Ziad Doueiri‘s latest movie “The Attack”
After working for six years on this movie, The Lebanese Cinema Committee rejected the movie because it wasn’t Lebanese enough, and having Israeli actors in it. Doueiri was hoping to nominate his movie for an Oscar under the Foreign Film category.
For those of you who don’t know Ziad Doueiri, he is a Lebanese-born cinematographer, film director and writer, best known for his award winning film West Beirut. He apparently originally worked as a camera assistant under Quentin Tarantinofor movies that include Jackie Brown (film), From Dusk Till Dawn, Pulp Fiction, and Reservoir Dogs. [Wiki]
Instead of supporting Ziad and allowing him to compete (and maybe emerge as a winner) at the 2013 Oscars, the Lebanese Film Committee rejected his movie. Ignorance at its best.
After having been selected at the Telluride Film Festival and Toronto International Film Festival, and having won the Special Jury Award at the San Sebastian Film Festival in Spain and the Golden Star at the Marrakesh Film Festival, the film had a high chance of being nominated for the Foreign Film category at the Oscars this year, said Doueiri. There is just one catch: In order to submit a movie to the Oscars, it must be sent in as an official selection from its country of origin – in this case, Lebanon.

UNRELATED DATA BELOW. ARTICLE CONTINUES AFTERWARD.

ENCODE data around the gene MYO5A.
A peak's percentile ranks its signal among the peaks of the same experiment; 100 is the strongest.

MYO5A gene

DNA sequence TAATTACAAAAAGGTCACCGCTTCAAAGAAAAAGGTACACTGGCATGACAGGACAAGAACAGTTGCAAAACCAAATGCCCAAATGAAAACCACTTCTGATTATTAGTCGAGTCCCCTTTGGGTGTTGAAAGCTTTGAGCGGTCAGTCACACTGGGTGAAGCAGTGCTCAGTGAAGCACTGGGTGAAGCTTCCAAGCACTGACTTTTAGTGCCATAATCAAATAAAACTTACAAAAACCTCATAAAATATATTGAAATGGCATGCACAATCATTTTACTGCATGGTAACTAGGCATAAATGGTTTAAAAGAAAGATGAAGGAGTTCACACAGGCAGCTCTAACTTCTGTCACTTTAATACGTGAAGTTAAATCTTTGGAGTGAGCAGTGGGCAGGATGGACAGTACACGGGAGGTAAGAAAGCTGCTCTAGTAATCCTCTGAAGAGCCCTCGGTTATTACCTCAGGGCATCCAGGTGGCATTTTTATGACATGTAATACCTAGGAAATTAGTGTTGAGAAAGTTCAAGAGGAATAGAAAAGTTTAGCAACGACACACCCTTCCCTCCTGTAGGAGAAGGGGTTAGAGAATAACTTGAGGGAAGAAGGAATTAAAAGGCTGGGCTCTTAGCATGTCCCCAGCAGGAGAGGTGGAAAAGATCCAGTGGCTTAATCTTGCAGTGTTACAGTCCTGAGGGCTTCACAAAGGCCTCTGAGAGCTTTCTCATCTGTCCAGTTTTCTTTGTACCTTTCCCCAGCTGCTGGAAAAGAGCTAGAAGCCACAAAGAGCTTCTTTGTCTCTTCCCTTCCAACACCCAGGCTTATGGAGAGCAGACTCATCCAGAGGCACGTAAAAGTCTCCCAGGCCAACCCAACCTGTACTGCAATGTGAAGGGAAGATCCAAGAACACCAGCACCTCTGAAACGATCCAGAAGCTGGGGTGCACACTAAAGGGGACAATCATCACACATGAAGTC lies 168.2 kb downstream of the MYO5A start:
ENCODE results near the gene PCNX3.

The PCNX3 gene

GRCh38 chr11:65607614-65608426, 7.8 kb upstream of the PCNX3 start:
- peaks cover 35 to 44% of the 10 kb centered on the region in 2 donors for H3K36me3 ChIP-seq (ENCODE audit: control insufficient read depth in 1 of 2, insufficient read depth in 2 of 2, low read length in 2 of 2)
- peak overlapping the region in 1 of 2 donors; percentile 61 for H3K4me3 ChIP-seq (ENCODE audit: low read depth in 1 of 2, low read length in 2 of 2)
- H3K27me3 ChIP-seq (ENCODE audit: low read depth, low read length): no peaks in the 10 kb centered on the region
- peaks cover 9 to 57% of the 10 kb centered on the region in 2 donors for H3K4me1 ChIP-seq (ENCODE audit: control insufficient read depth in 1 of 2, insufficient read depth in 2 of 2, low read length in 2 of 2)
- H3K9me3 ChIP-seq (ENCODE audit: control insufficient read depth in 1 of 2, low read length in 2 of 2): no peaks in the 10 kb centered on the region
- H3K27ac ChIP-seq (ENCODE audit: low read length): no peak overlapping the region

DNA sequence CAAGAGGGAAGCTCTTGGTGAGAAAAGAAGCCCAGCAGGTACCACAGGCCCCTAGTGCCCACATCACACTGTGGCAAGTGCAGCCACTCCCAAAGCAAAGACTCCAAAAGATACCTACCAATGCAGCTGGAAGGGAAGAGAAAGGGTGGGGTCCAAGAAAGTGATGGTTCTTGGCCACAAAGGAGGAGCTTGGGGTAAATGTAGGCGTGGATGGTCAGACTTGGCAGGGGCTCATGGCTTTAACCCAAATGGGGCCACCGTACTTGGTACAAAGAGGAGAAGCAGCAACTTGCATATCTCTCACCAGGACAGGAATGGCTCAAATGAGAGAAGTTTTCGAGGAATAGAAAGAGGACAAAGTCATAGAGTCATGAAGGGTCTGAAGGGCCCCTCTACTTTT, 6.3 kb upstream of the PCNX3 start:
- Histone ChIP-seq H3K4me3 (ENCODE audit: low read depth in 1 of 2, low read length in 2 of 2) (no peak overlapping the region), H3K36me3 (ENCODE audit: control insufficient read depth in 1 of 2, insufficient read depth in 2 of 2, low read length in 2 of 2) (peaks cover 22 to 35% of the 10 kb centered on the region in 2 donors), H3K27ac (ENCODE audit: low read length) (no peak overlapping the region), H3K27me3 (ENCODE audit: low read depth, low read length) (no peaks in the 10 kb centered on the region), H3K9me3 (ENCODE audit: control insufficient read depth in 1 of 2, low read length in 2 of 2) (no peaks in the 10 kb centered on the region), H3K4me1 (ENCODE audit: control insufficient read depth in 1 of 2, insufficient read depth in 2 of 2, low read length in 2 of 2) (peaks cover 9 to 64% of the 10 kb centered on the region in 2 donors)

And so in October 2012, Doueiri presented his film to Culture Minister Gaby Layoun, who handed it over to the Cinema Committee. But “The Attack” was rejected. “First, they said it was because wasn’t Lebanese enough,” said Doueiri. “And then it was because it wasn’t shot in Lebanon and has Israeli actors in it.” [NowLebanon]
The Attack is expected to be released on May 1, 2013 in France. I don’t know if we will see it in Lebanese theaters. I wouldn’t be surprised if they ban it.
The film, which is based on Yasmina Khadra’s French-language novel by the same name (L’Attentat), is the story of an Arab surgeon living and working in Tel Aviv. After a bomb attack in a Jewish restaurant, the surgeon finds out his wife is the prime suspect. “I was told by Focus Features, a division of Universal Studio, that the film It’s too pro-Palestinian for Americans and too pro-Israeli for Europeans,” explains Doueiri. But as a filmmaker, he believes he should be judged for his film’s quality, not politics. In the end, the US company pulled out of the project a few months prior to the start of filming, and Jean Brehat and Rachid Bouchareb, the French producers of Doueiri’s previous film, “West Beirut,” took the project.